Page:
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Bishop Gorman vs. Liberty is state title matchup with national relevance

It would be easy to blame the entire reality on television, particularly those four letters (ESPN) that have essentially altered high school football from its intended educational mission into a corporate beast of big business and inflated egos of overhyped teenagers.

But then you remember they have been crowning a mythical national champion since 1897, and as fun as it is to cite the worldwide leader as a reason for all things wrong with sports, Bristol, Connecticut, back then was more about hunting grounds for Native American tribes than glorifying which team might be considered the best across fields of Friday Night Lights in a given season.

It might be true, however, that an ancestor of Chris Berman nicknamed the local chief Crazy Horse of My Dreams.

Bishop Gorman is in line to be named national champion a third straight season, but to earn such a distinction, whatever it really means, the Gaels must beat Liberty at Sam Boyd Stadium on Saturday afternoon and claim an eighth straight Nevada State Championship.

The outcome won’t affect national rankings solely for Bishop Gorman and which team both computer and human polls might ultimately label No. 1, but also a Liberty team that spent a majority of the season within the Top 25.

High school football at its elite level is much like what the Little League World Series has become, which is to say professionalizing kids for the sake of sponsorship dollars and TV ratings.

Translation: Morris Buttermaker isn’t making out any lineups that include Tanner Boyle at Lamade Stadium any time soon.

The desire to be celebrated also makes prep football teams do crazy and foolish things every now and then, because the allure of rankings and televised games and chasing a national crown can be intoxicating, a fever that coaches and players and parents and administrators alike are susceptible to catching.

It’s why you see margins of victory balloon on a weekly basis across the country while better teams push for more points when up big and employ idiotic measures like onside kicks well after an outcome has been decided.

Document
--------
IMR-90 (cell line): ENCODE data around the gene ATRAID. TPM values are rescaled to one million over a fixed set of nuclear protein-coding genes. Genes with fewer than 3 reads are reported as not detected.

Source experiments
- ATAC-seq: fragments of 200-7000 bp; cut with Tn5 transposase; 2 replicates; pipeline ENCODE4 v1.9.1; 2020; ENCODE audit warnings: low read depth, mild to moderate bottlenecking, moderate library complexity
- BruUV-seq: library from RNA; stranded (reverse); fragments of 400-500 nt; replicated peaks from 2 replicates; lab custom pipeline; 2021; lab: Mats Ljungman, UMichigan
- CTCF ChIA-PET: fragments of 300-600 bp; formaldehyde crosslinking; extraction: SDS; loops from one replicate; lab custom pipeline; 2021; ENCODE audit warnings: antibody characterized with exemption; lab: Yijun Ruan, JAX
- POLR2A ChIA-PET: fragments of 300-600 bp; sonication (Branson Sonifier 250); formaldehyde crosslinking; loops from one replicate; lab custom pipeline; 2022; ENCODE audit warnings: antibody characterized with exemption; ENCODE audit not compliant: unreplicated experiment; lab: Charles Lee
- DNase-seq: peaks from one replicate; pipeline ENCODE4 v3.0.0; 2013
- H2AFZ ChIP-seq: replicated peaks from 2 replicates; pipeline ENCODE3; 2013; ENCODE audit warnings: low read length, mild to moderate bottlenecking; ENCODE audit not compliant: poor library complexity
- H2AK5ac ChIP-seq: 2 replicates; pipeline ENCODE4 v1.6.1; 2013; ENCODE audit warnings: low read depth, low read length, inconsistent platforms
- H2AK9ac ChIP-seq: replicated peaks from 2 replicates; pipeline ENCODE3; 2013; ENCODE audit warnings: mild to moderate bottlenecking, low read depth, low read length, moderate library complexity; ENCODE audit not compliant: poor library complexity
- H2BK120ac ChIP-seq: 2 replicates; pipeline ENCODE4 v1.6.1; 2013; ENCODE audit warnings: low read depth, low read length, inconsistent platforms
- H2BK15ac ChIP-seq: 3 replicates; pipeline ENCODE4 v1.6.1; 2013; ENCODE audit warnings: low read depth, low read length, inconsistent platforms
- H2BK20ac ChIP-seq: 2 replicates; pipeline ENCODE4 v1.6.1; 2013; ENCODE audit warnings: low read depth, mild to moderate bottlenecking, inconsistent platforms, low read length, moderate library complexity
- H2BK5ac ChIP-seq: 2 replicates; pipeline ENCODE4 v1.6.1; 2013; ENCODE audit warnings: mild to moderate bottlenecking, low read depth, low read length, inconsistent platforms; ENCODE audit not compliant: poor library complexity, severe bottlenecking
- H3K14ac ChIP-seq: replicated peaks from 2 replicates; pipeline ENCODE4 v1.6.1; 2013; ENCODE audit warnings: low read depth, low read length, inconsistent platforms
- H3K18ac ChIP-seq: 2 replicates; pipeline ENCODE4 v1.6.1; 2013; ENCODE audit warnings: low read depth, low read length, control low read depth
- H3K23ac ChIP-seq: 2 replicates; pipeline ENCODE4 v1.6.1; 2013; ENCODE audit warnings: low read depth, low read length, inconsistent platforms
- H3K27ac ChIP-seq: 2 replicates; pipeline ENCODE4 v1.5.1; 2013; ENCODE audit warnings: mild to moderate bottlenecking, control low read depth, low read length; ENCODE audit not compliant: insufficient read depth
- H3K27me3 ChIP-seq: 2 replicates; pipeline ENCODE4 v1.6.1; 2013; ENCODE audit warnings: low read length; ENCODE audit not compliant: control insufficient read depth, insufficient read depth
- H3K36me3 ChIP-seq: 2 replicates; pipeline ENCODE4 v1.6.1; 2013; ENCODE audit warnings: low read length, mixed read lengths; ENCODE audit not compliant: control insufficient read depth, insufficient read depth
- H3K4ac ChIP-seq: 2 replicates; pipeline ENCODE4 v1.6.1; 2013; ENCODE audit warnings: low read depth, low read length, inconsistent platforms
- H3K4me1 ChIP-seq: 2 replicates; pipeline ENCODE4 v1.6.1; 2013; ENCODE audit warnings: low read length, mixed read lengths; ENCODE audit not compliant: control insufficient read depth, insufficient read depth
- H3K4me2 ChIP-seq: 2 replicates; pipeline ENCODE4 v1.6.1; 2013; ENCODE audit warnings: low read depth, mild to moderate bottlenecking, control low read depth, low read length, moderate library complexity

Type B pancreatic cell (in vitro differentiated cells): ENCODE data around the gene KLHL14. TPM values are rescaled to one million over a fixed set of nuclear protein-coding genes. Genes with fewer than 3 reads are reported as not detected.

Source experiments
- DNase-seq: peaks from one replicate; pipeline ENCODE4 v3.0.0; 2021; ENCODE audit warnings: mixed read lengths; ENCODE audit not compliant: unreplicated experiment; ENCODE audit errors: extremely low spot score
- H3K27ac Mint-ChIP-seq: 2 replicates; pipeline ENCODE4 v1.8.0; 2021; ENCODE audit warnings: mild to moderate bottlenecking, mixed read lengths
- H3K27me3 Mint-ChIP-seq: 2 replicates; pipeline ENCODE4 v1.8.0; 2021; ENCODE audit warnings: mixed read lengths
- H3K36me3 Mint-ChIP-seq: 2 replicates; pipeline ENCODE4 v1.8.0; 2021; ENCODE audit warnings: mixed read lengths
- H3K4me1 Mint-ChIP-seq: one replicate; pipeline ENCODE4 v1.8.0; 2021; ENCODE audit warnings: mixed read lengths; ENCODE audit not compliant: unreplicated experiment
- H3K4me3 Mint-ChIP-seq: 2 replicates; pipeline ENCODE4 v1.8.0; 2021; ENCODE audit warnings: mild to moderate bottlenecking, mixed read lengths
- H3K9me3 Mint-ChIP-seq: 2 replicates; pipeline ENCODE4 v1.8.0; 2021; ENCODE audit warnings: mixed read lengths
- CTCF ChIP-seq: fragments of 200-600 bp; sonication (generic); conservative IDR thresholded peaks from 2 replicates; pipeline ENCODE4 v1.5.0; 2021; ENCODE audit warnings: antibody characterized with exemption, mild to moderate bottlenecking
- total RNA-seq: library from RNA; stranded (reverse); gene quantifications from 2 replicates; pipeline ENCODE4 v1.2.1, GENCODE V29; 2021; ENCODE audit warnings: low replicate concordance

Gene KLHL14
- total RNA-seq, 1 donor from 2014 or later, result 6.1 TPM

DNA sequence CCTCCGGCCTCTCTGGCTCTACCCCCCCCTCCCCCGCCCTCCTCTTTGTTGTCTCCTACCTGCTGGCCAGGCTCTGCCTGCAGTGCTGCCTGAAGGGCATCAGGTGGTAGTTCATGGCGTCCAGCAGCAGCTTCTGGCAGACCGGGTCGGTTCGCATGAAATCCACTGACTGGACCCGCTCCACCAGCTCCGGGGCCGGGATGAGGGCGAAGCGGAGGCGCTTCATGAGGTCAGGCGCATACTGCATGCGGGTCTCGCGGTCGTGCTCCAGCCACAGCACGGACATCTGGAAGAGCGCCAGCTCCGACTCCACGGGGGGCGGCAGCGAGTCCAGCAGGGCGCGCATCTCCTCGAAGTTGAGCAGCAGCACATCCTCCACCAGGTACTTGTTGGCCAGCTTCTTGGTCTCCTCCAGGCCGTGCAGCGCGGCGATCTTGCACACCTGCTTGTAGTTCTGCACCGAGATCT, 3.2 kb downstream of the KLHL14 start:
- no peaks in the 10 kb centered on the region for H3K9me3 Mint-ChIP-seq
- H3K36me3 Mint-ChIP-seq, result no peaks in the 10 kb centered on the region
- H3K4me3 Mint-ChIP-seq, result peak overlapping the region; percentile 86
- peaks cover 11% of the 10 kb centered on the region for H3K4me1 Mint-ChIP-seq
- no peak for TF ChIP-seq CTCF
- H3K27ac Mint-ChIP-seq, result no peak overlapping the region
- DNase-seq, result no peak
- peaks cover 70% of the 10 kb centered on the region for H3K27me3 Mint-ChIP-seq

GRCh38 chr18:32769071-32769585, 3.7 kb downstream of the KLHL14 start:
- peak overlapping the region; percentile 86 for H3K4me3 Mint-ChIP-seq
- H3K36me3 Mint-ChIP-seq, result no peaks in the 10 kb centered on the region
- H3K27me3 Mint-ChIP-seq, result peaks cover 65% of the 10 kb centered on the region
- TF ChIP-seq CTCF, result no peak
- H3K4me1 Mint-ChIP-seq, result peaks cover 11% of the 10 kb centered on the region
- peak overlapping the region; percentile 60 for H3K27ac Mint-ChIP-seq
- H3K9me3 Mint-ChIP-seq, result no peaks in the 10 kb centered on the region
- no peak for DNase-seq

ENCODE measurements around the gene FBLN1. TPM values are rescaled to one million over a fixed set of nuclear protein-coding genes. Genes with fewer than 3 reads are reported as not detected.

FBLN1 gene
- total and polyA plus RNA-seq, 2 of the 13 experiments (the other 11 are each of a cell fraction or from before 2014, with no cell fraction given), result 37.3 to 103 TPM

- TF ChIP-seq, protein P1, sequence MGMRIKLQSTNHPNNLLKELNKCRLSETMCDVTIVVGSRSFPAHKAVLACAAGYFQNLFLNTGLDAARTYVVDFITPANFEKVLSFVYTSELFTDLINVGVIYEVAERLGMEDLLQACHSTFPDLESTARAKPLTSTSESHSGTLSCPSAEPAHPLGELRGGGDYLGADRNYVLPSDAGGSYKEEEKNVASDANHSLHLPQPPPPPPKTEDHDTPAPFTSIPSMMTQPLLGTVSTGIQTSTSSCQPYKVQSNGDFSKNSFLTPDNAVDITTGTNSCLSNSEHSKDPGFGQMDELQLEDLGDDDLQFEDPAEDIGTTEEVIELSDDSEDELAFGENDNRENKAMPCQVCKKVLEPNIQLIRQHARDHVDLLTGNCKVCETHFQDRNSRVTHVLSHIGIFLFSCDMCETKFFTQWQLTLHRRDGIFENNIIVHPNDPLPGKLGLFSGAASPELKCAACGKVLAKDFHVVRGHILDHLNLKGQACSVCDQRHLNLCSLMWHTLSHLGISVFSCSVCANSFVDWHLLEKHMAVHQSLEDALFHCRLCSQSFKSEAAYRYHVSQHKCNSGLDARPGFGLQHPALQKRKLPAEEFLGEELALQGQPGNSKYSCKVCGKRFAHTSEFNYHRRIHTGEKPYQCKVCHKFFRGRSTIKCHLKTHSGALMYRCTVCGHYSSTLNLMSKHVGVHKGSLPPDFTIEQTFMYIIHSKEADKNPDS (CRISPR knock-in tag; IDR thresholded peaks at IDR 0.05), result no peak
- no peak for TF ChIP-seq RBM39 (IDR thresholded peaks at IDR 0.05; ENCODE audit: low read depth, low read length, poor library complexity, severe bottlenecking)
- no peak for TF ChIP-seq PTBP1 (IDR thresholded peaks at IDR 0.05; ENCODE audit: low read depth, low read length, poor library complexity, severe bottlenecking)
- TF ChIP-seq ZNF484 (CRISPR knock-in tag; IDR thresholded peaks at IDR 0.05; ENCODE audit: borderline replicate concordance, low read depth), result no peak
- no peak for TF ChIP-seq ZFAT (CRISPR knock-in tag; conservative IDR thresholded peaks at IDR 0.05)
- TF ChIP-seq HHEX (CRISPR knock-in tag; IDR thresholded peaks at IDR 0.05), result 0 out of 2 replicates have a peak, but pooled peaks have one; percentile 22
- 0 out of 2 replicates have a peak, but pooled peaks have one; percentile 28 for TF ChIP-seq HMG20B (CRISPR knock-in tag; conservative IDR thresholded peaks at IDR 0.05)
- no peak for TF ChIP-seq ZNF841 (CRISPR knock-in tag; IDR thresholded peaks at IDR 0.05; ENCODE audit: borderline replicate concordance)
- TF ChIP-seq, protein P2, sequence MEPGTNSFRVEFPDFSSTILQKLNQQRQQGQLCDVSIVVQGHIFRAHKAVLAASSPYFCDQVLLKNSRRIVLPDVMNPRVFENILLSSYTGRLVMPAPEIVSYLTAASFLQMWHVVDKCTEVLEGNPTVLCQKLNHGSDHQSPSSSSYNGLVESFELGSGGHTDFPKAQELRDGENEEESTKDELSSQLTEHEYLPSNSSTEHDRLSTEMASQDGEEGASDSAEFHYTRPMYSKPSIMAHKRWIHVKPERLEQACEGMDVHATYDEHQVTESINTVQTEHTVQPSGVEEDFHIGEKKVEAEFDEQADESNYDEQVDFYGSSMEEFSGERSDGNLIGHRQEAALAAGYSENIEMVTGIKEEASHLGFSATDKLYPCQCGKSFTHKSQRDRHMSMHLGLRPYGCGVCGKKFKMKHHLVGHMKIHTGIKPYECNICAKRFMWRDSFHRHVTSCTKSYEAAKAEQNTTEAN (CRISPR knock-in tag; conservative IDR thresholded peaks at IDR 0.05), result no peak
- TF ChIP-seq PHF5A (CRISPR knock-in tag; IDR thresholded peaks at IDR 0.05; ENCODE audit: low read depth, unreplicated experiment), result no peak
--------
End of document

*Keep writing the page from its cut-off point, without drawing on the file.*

Sportsmanship has, in many instances, been eclipsed by the misguided hunger for acclaim.

“I think being ranked was always a wish or long-range goal for us that seemed unattainable,” said Liberty coach Rich Muraco, whose team is 21st nationally this week. “It always seems like the same teams historically are recognized for what they do for an extended period of time, so I suppose it happening this season was more a sign of what we have accomplished over the last five or six years than anything with this particular team.

“Obviously, some take rankings too seriously. It’s impossible to determine who is really the best team out of thousands and thousands of schools. But you want your kids to have the best, to play the best, to be afforded the opportunity for accolades and attention that might open more doors for them.

“But trying to be the best in the country can also take away from focusing on being good locally and the best in your state, which it what this should always be about.”

It remains a small sample made massive by national publications ranking teams from the time practice begins in August to television cameras showing games of the week, meaning there still exists more examples than not of high school football in its purest form of small towns and bands playing off key and cheerleaders selling 50-50 raffle tickets throughout wooden bleachers.

That’s not reality for Bishop Gorman, which this week is ranked second nationally to Santa Ana Mater Dei by USA Today computers and yet No. 1 in its human poll. Tony Sanchez won the school’s first mythical title as coach before taking the head job at UNLV, leaving brother Kenny to coach the Gaels to a second championship last year and now trying for a third.

“I don’t think it’s necessarily a bad thing, but you obviously have to take it all with a grain of salt,” Tony Sanchez said. “When you say you’re No. 1 in the country, does that mean you are? No, but it means you’re really, really close. It’s more of a darling award because you showed the most or were on TV the most or had the most hype, so you get it. It’s a neat thing for your school, but you don’t play everybody, so who knows who the best really is?

“If they pick you in the end, they pick you. If they don’t, they don’t. I think you celebrate the accomplishment, but you have to keep it in perspective. You have to be careful in saying a national championship or being ranked are the goals, because you don’t control the goals.”

There was a game played in Detroit on Thanksgiving Day, 1897, between Madison (Wisconsin) High and a New York-based team known as the Gotham Guys.

Madison won 96-0 and was named national champion, proving those who competed without helmets were just as celebrated then as the best teams today except for, well, the part about GEICO sponsoring games on a certain four-letter network.

That, and the fact some guy in Bristol was a big fan of one of Madison’s leading players, Bemis Pierce My Heart With Monotonous Languor.

Contact columnist Ed Graney at egraney@reviewjournal.com or 702-383-4618. He can be a heard on “Seat and Ed” on Fox Sports 1340 from 2 p.m. to 4 p.m. Monday through Friday. Follow @edgraney on Twitter.

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